January Recap

Whoa, where does the month go! It’s already February 5, and here I am just looking back at January. This was the first month I really tried to get back into a routine and pushing up my mileage. The beginning of the month was tough, I couldn’t get my legs to go and I was starting to feel defeated, but I knew that it was just getting back to being more consistent and it would get easier. I kept a positive outlook and tried to split up my runs by focusing on each mile instead of the long distance. I also only looked at the workout I was doing each day instead of focusing on what I had the following day and the day after that.

About mid way through the month I was in more of a routine and feeling better about running longer distances again. In the beginning I just felt like I was sucking wind for the entire run and it took everything in me to push through.

January Recap - Training for The Boston MarathonWe have been having incredible weather with little rain and it’s been great to run in. I’m still running in my Saucony Triumphs with my inserts in them and I really like them. As my mileage increased, so did my injury prevention. I was being lazy about wearing my planter fasciitis boot at night and after a 7 miler, I was starting to feel pain so I have gone back to wearing it every night. I also have been icing and rolling out on the baseball every chance I get. It really seemed to really help because I have not had pain on my last few long runs at all.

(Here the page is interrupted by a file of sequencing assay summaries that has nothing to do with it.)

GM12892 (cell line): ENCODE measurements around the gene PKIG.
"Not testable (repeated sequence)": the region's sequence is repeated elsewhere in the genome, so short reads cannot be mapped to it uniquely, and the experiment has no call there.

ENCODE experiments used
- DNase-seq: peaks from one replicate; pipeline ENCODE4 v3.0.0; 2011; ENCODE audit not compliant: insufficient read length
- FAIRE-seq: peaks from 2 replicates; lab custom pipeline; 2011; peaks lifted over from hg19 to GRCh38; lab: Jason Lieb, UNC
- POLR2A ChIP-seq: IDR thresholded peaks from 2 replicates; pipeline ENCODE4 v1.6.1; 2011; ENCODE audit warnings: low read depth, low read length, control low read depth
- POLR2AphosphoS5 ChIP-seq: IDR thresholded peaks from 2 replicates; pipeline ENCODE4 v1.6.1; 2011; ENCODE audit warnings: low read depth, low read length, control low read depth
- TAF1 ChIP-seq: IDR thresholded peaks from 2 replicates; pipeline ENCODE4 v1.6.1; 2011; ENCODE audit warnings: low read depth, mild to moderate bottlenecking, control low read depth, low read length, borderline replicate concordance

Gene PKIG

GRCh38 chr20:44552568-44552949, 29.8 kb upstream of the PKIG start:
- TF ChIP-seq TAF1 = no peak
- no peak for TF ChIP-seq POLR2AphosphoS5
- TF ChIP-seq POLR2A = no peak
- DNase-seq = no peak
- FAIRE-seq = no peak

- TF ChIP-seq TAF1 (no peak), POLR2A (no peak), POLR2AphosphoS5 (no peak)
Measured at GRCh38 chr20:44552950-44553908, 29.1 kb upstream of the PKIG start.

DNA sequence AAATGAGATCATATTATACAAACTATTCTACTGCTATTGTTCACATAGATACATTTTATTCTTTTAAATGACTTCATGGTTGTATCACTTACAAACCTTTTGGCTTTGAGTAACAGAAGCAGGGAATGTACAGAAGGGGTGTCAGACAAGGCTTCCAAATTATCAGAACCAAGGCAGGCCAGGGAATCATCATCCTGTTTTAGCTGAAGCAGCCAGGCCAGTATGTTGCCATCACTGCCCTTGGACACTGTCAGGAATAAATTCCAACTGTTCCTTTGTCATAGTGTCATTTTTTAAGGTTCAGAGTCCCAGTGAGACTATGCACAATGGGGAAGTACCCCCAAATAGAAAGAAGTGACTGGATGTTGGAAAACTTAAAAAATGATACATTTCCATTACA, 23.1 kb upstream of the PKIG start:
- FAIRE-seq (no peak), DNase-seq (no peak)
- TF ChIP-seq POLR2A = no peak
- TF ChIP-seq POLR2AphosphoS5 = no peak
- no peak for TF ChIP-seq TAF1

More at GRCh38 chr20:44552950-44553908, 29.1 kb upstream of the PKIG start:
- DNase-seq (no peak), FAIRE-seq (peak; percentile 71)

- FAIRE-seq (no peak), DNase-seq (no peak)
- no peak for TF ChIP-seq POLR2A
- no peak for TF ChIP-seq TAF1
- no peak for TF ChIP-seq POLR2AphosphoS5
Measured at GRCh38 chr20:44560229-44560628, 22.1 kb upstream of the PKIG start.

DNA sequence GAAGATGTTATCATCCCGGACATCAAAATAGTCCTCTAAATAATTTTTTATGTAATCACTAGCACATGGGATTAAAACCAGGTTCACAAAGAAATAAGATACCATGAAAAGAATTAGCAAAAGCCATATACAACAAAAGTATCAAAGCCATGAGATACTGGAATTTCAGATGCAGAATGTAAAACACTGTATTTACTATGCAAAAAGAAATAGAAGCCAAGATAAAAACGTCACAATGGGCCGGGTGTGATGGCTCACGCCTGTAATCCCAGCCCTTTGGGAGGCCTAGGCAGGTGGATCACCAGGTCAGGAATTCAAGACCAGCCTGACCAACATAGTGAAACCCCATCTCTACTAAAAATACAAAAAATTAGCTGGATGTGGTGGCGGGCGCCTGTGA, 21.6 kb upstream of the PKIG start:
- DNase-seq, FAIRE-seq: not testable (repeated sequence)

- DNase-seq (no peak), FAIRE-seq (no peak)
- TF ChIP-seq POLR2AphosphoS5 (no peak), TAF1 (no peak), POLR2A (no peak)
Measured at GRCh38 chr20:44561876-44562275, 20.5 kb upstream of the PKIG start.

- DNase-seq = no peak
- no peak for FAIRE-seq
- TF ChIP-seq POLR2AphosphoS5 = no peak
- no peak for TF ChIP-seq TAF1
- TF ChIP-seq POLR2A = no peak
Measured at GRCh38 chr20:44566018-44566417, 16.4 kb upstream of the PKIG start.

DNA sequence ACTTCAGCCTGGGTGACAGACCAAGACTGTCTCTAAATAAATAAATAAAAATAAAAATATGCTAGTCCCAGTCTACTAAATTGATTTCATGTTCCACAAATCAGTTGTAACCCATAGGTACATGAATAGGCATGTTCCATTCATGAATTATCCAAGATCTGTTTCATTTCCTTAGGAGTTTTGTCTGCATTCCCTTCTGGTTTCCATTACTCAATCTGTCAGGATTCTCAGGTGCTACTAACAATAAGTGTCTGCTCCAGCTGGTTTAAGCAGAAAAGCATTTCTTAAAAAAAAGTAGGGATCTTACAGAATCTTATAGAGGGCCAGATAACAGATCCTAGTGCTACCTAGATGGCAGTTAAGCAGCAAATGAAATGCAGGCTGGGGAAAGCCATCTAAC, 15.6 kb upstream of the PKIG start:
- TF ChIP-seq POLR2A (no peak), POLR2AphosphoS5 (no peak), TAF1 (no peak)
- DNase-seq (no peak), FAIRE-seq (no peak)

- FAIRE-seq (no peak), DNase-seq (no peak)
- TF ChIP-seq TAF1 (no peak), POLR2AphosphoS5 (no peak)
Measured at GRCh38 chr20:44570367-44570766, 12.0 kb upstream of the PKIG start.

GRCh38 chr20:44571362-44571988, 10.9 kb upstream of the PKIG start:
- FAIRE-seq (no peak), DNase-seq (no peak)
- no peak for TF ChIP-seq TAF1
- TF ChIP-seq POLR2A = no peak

I ended the month with 67 miles and am more than happy with that. I also increased my time in the hills which I think will pay off when I run Boston in April. I worked hard on being consistent on my runs and kept my pace around 8:15-8:45 throughout the month. On the tempo runs I did, even though they were shorter distances, I still was hitting right around 7:50.

I finally put together a training plan that I will be following as I train for Boston and I am hopeful it will prepare me for the race without burning me out, I’ll post it next week!

xoxo

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First long run in a LONG TIME

I haven’t been running “long” for quite a few months so when I started training again and following a plan at the beginning of January I knew what was in my future, but I didn’t realize how hard it would be. I am starting to ramp up my miles slowly to make sure that I can stay injury free and also to make sure that I don’t get burned out. I have put together a plan for the next four months leading up to Boston and each month I’m focusing on different things to keep it fresh and keep me motivated. This month it’s all about being consistent. Even though I have a few tempo runs scattered throughout my training, I’m not worried as much about hitting the times but more about getting in each run and getting back into the routine.